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 A Servant-Leader Overcoming Obstacles to Find Success: Meet Darren Holcomb, Full-time MBA ‘24

To celebrate Georgia Tech Scheller College of Business students, we interviewed a few outstanding Full-time MBA students to learn more about their journey at Scheller. Meet Darren Holcomb, Full-time MBA ‘24.
Darren Holcomb, Scheller Full-time MBA ‘24, stands next to the Georgia Tech mascot, Buzz.

Darren Holcomb, Full-time MBA ‘24

Georgia Tech Scheller College of Business students come to learn, explore, and build community. As they move forward in their careers, they take everything they've learned and use it to power innovation in industries and businesses across the globe. In celebration of Spring 2024 Commencement, we sat down with a few students to learn about their experiences and the wisdom they've gained in the process.     

Meet Darren Holcomb, who is graduating from the Full-time MBA program.      


Staten Island, NY

Undergraduate School and Degree: 

Strayer University, Bachelor of Business Administration

Describe yourself in 15 words or less

I’m a family-oriented and empathetic servant-leader who overcomes obstacles and leads by example.

Where was the last place you worked before enrolling in business school? 

I served just under 21 years in the Army. Thirteen of those years were spent in a fantastic special operations organization, 75th Ranger Regiment. I served in a variety of logistic roles starting from automotive mechanic and culminating as the senior maintenance logistic advisor in a large military organization where I analyzed maintenance operations and supply chain efficiency. Also, did I mention that I jumped out of planes?

What achievement are you most proud of in your professional career? 

The proudest achievement of my professional career was my graduation from Ranger School, one of the military’s hardest combat leadership courses. The course consists of 61 days of training and execution of realistic small unit combat operations carried out in three locations in the forests, mountains and swamps of Georgia and Florida.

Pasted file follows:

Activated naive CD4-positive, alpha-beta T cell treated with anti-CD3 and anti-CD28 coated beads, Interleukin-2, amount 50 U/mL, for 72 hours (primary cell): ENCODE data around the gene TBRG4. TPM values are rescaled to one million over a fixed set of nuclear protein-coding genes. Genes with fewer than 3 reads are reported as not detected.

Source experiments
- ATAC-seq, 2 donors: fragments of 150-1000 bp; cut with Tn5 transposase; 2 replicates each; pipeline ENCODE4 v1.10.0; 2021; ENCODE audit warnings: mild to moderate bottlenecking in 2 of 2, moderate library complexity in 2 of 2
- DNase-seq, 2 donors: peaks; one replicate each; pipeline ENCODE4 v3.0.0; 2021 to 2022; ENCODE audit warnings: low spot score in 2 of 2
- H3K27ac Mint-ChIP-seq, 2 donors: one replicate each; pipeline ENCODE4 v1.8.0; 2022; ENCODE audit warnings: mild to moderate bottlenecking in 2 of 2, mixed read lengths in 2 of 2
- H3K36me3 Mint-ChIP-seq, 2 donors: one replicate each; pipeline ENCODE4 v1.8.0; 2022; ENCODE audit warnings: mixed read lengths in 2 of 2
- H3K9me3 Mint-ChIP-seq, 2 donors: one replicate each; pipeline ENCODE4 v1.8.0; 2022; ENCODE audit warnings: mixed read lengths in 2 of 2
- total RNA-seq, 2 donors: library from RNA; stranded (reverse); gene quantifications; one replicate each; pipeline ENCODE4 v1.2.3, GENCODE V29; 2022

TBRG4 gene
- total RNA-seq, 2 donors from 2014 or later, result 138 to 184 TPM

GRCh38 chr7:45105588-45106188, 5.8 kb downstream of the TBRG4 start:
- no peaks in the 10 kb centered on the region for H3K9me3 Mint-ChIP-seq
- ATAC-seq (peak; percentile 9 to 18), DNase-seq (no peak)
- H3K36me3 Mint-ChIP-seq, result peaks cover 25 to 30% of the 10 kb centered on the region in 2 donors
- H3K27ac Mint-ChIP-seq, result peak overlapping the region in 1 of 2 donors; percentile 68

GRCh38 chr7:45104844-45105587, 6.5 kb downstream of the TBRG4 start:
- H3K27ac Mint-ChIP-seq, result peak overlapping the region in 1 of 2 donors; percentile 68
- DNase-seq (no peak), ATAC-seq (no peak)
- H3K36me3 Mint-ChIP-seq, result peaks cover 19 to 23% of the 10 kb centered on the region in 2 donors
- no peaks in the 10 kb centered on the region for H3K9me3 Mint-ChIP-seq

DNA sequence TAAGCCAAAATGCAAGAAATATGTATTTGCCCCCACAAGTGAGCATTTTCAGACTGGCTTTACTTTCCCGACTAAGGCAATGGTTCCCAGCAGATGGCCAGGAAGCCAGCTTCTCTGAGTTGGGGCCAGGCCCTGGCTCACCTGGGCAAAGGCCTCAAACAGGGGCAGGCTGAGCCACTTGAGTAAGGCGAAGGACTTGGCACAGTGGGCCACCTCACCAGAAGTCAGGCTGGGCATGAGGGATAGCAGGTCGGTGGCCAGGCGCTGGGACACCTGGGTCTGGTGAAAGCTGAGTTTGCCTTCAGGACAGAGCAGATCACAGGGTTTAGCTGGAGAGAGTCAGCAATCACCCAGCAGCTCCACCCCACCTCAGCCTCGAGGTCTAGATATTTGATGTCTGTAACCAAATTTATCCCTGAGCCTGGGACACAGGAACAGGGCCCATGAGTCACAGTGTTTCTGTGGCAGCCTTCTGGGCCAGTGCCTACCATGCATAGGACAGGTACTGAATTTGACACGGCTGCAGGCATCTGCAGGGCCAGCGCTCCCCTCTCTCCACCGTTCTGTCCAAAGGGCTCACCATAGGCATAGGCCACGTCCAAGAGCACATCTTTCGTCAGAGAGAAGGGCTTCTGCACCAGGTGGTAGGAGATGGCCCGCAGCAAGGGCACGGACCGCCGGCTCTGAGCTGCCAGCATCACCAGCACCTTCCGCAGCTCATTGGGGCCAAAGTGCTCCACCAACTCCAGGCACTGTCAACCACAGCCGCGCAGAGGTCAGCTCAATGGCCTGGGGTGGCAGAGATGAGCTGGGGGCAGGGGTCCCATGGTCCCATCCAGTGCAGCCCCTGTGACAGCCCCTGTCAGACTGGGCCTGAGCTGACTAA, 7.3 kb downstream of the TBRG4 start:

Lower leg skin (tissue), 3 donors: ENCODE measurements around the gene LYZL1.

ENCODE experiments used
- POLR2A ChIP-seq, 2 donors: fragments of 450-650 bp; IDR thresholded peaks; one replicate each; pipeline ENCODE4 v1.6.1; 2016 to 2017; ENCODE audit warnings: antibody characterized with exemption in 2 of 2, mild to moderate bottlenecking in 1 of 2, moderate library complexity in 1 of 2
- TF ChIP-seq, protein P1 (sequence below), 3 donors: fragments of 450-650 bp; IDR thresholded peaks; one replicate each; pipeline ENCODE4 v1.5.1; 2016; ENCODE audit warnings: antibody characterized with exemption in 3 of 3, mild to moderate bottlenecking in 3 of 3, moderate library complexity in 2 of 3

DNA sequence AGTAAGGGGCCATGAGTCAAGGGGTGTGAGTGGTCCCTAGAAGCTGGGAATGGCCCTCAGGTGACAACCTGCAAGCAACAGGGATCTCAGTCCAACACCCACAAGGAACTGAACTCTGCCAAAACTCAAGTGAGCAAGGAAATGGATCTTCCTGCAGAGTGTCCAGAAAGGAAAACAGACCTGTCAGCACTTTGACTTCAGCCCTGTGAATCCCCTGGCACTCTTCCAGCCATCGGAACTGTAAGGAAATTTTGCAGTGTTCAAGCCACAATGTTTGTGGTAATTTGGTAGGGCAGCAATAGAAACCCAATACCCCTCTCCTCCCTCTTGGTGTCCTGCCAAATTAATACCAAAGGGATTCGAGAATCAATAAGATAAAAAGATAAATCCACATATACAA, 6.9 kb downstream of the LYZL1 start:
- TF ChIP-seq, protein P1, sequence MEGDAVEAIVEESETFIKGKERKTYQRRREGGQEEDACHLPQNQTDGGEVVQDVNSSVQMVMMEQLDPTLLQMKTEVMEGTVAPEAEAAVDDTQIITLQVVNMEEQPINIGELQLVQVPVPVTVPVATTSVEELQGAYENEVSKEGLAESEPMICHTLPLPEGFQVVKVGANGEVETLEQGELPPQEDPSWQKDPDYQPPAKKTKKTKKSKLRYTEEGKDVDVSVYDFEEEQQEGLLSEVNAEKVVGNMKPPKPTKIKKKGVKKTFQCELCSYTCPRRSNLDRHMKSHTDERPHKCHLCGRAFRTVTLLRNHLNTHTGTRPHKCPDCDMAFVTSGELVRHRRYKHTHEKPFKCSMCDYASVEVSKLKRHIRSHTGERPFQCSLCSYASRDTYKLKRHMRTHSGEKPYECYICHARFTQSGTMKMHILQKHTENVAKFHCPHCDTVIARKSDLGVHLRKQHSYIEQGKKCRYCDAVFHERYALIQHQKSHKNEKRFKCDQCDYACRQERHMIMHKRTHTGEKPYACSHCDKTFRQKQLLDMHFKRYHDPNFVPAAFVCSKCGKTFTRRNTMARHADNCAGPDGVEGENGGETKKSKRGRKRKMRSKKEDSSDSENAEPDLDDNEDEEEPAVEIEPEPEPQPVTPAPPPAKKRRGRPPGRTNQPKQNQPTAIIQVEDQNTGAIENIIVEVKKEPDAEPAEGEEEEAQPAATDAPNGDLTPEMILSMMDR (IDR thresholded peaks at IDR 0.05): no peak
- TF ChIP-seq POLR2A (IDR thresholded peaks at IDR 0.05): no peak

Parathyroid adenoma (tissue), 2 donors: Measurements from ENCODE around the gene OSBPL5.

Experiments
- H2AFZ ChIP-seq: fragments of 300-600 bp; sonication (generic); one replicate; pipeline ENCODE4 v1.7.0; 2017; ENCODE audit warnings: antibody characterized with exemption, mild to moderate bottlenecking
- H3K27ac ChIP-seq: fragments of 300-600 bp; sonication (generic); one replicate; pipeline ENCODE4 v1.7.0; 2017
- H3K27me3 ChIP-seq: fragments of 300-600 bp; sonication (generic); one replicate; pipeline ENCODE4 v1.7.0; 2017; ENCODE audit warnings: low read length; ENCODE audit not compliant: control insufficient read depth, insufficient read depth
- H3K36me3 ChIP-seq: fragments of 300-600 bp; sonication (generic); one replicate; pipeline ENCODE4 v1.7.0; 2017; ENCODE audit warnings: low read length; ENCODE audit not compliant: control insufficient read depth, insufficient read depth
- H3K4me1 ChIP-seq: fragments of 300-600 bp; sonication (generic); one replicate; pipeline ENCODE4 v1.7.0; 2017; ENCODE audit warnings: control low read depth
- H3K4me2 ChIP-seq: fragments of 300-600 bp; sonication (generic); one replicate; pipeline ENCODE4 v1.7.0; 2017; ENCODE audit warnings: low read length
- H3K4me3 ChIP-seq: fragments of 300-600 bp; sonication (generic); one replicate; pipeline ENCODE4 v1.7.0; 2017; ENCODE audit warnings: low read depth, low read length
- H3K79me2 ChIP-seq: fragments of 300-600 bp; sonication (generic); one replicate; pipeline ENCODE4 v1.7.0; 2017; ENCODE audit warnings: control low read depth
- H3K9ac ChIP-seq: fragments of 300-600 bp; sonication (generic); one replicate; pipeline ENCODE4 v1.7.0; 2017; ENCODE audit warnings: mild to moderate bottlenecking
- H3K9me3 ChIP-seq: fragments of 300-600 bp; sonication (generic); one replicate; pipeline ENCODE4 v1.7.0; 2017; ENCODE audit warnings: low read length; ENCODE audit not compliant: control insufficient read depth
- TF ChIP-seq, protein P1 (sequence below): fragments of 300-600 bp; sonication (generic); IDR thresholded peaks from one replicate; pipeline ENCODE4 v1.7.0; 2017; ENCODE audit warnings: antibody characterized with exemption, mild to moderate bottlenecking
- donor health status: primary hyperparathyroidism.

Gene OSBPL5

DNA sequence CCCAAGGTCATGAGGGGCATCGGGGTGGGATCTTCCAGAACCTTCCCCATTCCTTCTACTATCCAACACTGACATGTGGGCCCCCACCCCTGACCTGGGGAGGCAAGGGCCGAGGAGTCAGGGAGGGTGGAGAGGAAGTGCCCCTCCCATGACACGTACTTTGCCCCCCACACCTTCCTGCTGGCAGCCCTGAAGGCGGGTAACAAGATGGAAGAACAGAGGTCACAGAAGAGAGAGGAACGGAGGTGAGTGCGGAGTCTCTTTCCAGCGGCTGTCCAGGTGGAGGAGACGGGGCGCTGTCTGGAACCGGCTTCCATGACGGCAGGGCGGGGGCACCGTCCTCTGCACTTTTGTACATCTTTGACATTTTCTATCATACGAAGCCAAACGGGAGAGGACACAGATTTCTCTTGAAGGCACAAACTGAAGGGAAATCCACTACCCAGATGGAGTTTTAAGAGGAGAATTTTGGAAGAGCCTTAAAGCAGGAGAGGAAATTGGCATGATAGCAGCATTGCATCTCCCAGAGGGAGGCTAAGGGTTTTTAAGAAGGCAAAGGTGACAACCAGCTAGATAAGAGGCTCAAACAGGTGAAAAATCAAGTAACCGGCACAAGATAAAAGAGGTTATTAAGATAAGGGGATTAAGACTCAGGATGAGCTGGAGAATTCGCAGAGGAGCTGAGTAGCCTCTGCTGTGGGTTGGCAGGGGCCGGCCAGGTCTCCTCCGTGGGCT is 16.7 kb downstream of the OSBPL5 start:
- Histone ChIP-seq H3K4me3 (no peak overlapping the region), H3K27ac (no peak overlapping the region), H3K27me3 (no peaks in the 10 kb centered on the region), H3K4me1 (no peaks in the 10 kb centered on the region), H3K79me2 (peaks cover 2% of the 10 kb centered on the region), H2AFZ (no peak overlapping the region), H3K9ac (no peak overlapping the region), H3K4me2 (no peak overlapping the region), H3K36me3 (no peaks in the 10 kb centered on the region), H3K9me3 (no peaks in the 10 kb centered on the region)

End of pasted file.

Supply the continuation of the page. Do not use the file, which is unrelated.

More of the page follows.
It required rigorous physical conditioning, knowledge of military tactics, leadership, and deep motivation. You also had to be away from family and friends during the training, and I was a 22yr old husband with a 1yr old son. I had to compete for a position in the pre-Ranger School course before I could even attend the training. Historically, graduation rates hovered around 50 percent and it was rare for a for a mechanic to attend and pass the course. 

I failed my first attempt in 2003 and felt dejected. Maybe a mechanic from inner-city New York expecting to live out in the woods and successfully lead combat operations was too much to ask. I had spent so much time in preparation only to waste three months and be dropped from the course. To add insult to injury, I watched the graduation of all the people that I had started the course with. I vowed to return and be on that graduation field. 

I focused on my weaknesses, preparing harder than I ever had and 18 months later I was back in the course. Although I had setbacks, I persevered and graduated from the course just in time to celebrate my son’s fourth birthday. About 550 people started that class with me and 90 were at the graduation ceremony. My journey to graduation helped develop the mental toughness, leadership, and motivation that would propel my career in the Army as well as my educational pursuits. It was by far the most significant accomplishment in my Army career.

Why did you choose Scheller? 

As a former military servicemember it was very important to me to go to a business school that had a great reputation for pivoting careers. When researching schools, Scheller had countless stories of people from peculiar backgrounds that moved into various business functions that were extremely different from their previous roles. 

In addition, being at the cutting edge of technology and business, Scheller offers so many opportunities to interact with fantastic companies and alumni. The size of the program was also a huge selling point for me. Everyone in the program knows you by name and it makes for a much more intimate learning environment. The high ROI and post-graduation outcomes were the cherry on top.

Community work and leadership roles at Scheller: 

I have always placed a high value in community. Scheller is a community of communities. In my first year, I was a member of the Strategy and Innovation Club, Operations Club, Consulting Club and MBA Veterans Club, and the Blacks in Business Club. Because of the academic demands of the first year, I was not as active socially as I initially thought I would be, and I made a commitment to change that in year two. 

In the second year, I committed to contributing to a smaller number of clubs, albeit in a behind the scenes role. I served as a case interview coach for the Consulting Club helping our first-year MBA candidates learn the ins and outs of the dubious consulting case interview, something I am very familiar with. I had some great case coaches last year to help with my preparation and I wanted to make sure that I provided the same service to the incoming class.